On the eve of the first edition of The Ocean Race Europe, the 12 participating teams carry out their final preparations in Lorient (France) before the start of the first stage, which will depart this Saturday for Cascais (Portugal).
Divided into two classes of high-performance boats, the VO65 monotypes, identical to each other, and the IMOCA 60 box rule, The Ocean Race Europe fleet will sail first to Cascais and then to Alicante to finish in Genoa (Italy) in the middle of June.
All ocean stages will have the same score, and the coastal regattas that will take place in Cascais and Genoa will have bonus points for the top three finishers.
The powerful VO65s and IMOCA 60s with foils are capable of traveling more than 600 nautical miles (1,111 kilometers) in 24 hours under the right conditions in the open sea. During The Ocean Race Europe, crews are likely to experience changing conditions when they first set sail off the Atlantic coast of Europe, before entering the closed waters of the Mediterranean.
Offshore sailing is a demanding sport and, apart from their innate ability to sail, sailors will need to perform at their best mentally and physically to have a chance to secure a place on the Genoa podium. Sailing non-stop 24 hours a day, crews are generally divided into two four-hour watch groups to get the most out of their boats at all times, day or night.
The entry list for The Ocean Race Europe is full of big names on the professional sailing scene, including many veterans of the round-the-world edition of The Ocean Race, which was first contested in 1973 and quickly became the pinnacle of professional ocean racing.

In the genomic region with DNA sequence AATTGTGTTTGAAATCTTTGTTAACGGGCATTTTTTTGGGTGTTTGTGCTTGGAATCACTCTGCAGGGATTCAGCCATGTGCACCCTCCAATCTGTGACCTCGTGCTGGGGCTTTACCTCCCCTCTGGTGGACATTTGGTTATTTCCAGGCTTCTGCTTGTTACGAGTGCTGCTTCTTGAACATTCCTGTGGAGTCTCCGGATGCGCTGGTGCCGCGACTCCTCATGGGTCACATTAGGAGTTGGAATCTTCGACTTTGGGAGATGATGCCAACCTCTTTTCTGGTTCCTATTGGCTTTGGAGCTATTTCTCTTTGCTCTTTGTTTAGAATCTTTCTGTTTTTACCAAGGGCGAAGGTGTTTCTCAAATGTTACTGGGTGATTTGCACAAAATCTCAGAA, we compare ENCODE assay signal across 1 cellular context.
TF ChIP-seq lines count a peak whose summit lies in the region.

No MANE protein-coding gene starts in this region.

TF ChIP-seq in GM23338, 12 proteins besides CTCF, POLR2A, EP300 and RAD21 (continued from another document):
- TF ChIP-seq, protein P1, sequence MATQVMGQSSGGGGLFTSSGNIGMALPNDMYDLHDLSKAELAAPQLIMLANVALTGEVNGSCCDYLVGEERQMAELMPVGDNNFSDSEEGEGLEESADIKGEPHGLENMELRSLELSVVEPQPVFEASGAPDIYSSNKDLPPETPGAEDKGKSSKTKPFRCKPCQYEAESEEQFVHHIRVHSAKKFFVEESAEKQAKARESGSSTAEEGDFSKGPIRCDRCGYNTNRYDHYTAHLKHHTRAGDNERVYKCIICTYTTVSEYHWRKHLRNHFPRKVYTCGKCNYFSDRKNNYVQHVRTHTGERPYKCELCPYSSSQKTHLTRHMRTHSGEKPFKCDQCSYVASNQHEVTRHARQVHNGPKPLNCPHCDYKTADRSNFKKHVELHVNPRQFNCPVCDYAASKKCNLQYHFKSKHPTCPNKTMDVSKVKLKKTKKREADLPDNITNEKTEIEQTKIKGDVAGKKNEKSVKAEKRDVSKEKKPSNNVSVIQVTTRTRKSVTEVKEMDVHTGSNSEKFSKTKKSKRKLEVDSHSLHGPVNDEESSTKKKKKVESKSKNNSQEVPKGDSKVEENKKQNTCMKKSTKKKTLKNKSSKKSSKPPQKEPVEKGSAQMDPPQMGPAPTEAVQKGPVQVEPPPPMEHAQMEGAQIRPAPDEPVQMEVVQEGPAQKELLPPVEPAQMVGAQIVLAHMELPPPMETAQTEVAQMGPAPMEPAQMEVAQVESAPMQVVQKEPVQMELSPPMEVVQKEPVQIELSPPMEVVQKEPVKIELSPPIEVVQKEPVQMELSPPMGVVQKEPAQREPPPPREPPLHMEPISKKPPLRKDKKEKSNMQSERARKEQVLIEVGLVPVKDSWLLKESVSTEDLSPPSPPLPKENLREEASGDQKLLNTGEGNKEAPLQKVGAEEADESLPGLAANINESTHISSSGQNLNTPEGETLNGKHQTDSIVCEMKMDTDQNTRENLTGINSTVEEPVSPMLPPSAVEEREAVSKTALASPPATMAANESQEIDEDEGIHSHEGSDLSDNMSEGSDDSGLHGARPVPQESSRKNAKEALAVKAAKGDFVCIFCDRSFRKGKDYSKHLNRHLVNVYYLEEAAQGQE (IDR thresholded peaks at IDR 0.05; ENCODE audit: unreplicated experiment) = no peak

Chuny Bermúdez de Castro, with seven times around the world behind him, is the head guard at Viva México and is looking forward to the project. “It all started two years ago, they asked me for help to help them set up the ship, cross it to Mexico, teach them how everything worked, and so on. Now I am in Marina Coruña as director, I helped them to set up their base there and to reach the starting line of the regatta ” reports.
Sinbad Quiroga, a crew member of Sailing Poland, makes his debut in a great round the world tour with The Ocean Race Europe, although ocean sailing is in his blood. “I’ve been sailing all my life, in fact my father is a professional ocean sailor too (the legendary Quino Quiroga). Bouwe (Bekking, skipper of Sailing Poland) tested me two years ago for the round the world tour and it is a pleasure to be able to sail with him and that is why I am in the Polish team. They are young, but they have a lot of energy and experience “, he claims.
This Saturday, at 1:45 local time, the VO65 and IMOCA 60 fleets will leave Lorient on the first stage of The Ocean Race Europe for Cascais down the Atlantic Ocean.
The weather forecast predicts that the fleet will experience a variety of road conditions, starting with a super light wind departure from Lorient in the Bay of Biscay, before stronger winds of up to thirty knots take center stage at the Cape. Finisterre, on the way to an obligatory waypoint in the Atlantic.
As a warm-up, this Friday the teams of The Ocean Race Europe participated in a practice regatta around the nearby Ile de Groix. With extremely light winds that could be a good preview of the conditions for Saturday’s start, the LinkedOut was the first IMOCA to finish, while The Austrian Ocean Race Project came first among the VO65 fleet.
George is Digismak’s reported cum editor with 13 years of experience in Journalism